It doesn't look like the going is getting any easier for shareholders in Engineered SupportSystems
Although the company did well in the aftermath of U.S. military involvement in Afghanistan and Iraq, some of that momentum appears to be fading. While revenue was up 17% as reported in the third quarter, stripping out acquisitions reduces that growth rate to a pretty anemic 3.5%. In addition, margins have stayed under a bit of pressure and earnings from continuing operations were up only 10% for the quarter.
Once again, Engineered Support Systems was troubled by delays tied to the Deployable Power Generation and Distribution System (DPGDS) project. Although reliability testing reportedly has gone well, the military has not yet reversed a stop-work order on the project. Management is still optimistic about resuming production by the end of the fiscal year (October), and that will clearly be an important milestone for investors to follow.
All in all, I'm finding it hard to get really worked up about this stock. True, the company is free cash flow positive and still managing a double-digit return on equity on an annualized basis. What's more, its backlog could be worth as much as $2.3 billion if unfunded options on contracts are picked up.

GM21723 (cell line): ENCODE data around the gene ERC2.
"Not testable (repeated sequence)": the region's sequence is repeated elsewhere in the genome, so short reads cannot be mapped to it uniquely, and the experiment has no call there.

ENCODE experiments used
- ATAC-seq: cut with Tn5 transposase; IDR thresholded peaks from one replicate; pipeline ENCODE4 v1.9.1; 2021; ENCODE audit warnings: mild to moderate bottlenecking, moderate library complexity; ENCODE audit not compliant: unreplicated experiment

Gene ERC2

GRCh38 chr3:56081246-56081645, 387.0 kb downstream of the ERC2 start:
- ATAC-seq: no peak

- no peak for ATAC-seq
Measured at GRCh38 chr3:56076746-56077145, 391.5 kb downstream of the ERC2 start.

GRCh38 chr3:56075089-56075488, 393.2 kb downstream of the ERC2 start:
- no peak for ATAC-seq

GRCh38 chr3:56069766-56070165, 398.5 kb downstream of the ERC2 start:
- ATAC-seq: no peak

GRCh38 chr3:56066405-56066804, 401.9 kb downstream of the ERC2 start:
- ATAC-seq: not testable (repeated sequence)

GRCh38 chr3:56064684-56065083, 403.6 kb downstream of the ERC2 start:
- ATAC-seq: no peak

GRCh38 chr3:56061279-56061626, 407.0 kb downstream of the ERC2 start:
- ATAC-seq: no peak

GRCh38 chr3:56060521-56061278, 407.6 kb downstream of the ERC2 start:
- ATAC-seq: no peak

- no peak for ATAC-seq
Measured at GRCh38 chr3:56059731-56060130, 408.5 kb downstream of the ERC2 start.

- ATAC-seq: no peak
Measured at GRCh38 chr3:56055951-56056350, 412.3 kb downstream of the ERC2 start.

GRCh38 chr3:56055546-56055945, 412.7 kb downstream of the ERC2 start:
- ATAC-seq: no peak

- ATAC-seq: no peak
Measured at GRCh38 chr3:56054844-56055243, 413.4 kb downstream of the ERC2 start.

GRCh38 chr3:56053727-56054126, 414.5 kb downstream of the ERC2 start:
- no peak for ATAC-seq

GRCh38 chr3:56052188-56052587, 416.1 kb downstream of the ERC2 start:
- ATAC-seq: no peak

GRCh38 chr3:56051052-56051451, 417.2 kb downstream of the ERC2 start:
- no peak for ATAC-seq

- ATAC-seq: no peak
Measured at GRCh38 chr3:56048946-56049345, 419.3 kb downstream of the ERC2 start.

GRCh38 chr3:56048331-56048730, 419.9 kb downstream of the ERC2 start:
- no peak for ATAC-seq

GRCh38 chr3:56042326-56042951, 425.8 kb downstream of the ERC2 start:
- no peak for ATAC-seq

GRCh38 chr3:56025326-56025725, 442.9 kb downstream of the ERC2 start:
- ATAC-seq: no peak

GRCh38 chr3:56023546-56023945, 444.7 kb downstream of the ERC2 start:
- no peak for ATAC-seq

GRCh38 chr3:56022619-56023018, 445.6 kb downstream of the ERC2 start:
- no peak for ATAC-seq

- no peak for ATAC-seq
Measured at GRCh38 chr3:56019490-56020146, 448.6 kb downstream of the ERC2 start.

That said, management's lowering of guidance doesn't exactly fill me with a lot of confidence for strong future growth. What's more, we're talking about a military supplier here -- which means its future prosperity is tied up in the agendas and plans of the government and military. Simply put, spending priorities can turn on a dime and the military doesn't always get all of the money it wants to fund its hundreds of projects.
Although I think Engineered Support Systems is a reasonably well-run company, current valuations don't offer me the sort of margin of safety that I seek. Frankly, I'm a bit tempted to think that the whole military and intelligence build-up angle has already been played out in the market. Even if I'm wrong about that, I think I'd make sure to take a look at companies like L-3
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Fool contributor Stephen Simpson has no financial interest in any stocks mentioned (that means he's neither long nor short the shares).